icon bookmark-bicon bookmarkicon cameraicon checkicon chevron downicon chevron lefticon chevron righticon chevron upicon closeicon v-compressicon downloadicon editicon v-expandicon fbicon fileicon filtericon flag ruicon full chevron downicon full chevron lefticon full chevron righticon full chevron upicon gpicon insicon mailicon moveicon-musicicon mutedicon nomutedicon okicon v-pauseicon v-playicon searchicon shareicon sign inicon sign upicon stepbackicon stepforicon swipe downicon tagicon tagsicon tgicon trashicon twicon vkicon yticon wticon fm
30 Mar, 2022 21:02

Twitter deletes ‘pro-Moscow’ Indian accounts

The platform yanked 100+ Indian-based accounts for pro-Russian sentiment
Twitter deletes ‘pro-Moscow’ Indian accounts

A number of allegedly "pro-Russian" Twitter accounts in India have been suspended for apparent “coordinated inauthentic behavior” after posting messages supportive of Moscow’s military offensive in Ukraine, the New York Times has reported.

Twitter suspended more than 100 users following research published by Marc Owen Jones at Qatar’s Hamad bin Khalifa University and Graham Brookie of the Atlantic Council’s digital forensic research lab.

The pro-NATO lobby group is funded by the US and British governments, as well as a number of Ukrainian oligarchs. 

The Times itself admitted, however, that “there was no hard evidence [the accounts] are part of a coordinated influence campaign aimed at shifting sentiment about the war” in Ukraine. The paper also pointed out that India’s government has maintained a neutral policy toward the war thus far – and a Twitter spokeswoman claimed the company was still investigating.

The platform acknowledged in a recent blog post that it has deleted 75,000 accounts for violation of its “platform manipulation and spam policy” since the war in Ukraine began. Those accounts are not thought to “represent a specific, coordinated campaign associated with a government actor.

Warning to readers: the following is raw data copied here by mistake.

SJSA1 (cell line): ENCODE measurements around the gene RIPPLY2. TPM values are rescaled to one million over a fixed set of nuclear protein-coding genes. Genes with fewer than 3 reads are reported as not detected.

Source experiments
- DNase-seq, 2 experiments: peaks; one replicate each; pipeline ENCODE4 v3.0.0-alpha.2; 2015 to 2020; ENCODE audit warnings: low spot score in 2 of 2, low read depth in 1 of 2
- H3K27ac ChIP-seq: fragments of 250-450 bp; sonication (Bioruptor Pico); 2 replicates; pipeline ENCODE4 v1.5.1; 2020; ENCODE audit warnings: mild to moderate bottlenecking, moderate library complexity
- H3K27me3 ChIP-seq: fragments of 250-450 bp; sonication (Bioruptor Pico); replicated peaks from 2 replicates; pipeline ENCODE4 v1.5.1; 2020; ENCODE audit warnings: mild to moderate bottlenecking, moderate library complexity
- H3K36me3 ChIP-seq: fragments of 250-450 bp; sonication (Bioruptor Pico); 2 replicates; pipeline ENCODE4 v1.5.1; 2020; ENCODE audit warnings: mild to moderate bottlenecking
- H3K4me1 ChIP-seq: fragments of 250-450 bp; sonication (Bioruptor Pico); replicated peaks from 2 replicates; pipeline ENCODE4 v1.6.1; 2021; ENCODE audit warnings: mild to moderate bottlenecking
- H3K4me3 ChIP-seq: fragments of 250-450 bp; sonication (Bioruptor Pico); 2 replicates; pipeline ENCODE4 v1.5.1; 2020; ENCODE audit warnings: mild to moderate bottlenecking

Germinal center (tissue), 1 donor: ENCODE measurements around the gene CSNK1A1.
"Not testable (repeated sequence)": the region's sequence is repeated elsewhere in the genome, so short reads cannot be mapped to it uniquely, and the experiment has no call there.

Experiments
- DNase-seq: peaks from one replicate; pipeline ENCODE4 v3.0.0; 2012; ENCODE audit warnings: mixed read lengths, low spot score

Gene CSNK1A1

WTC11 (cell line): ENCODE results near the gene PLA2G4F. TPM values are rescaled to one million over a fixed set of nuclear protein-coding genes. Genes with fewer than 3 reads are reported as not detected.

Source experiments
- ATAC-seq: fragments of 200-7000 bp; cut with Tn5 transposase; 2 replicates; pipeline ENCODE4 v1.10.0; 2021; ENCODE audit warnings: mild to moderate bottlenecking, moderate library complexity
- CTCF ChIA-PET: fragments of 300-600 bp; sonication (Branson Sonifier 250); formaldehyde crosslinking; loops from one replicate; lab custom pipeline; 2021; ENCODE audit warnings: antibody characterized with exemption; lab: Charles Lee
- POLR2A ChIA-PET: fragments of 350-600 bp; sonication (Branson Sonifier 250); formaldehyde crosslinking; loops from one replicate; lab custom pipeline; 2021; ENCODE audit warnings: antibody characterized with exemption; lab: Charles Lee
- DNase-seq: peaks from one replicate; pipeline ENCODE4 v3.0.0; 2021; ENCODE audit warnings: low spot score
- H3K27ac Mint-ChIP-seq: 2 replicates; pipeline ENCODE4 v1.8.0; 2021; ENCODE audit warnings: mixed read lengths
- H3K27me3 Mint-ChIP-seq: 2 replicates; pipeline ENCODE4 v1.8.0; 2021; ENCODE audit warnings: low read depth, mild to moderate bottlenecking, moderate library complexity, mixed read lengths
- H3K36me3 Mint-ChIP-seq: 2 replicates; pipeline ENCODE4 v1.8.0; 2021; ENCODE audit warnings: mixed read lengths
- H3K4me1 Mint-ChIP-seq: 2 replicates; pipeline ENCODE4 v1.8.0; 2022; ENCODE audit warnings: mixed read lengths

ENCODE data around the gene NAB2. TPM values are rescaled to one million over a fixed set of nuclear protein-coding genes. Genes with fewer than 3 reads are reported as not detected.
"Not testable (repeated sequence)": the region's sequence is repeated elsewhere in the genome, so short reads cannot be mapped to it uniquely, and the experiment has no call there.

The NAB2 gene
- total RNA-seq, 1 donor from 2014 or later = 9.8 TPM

Jones highlighted alleged “suspicious behavior” among those Indian accounts promoting the Russian government’s view on the war, including accounts using stock photos in profiles and gaining plentiful likes and retweets despite few followers. The profiles had also used the #IStandWithPutin hashtag.

It’s unclear how many of the accounts belonged to real people, but some of them most likely were real, Jones said.

If you can get enough people spreading a message, then real people will join in,” he told the Times.

Brookie noted the “longstanding and deep security and economic relations” between India and Russia, saying Moscow would be “looking to countries like India” to abstain from international efforts to isolate it.

After an Indian student was killed in Ukraine during the fighting earlier this month, some of the 20,000 Indian citizens struggling to escape were reportedly subjected to racism, as Ukrainians at the border refused to allow them on trains and buses headed for safety, telling them they would have to walk – reports that may have added fuel to anti-Ukrainian and pro-Russian sentiment in the country.

Hundreds of Indians belonging to an organization called the Hindu Sena marched in New Delhi earlier this month, chanting messages of support for Russia. The country continues to purchase most of its weapons from Russia, giving its government little reason to torpedo a mutually beneficial relationship.

India is not the only place where Twitter has nuked accounts for alleged inauthentic posting. In the months preceding the 2020 US election, for example, Facebook removed over 10,000 accounts and pages from 13 countries – including a multitude of then-president Donald Trump’s supporters – for just such behavior. 

Facebook (now Meta), Twitter, and other major social media platforms have long worked hand in hand with highly politicized think tanks like the Atlantic Council, and Western news agencies, to help them fight “disinformation” online during elections and times of political upheaval.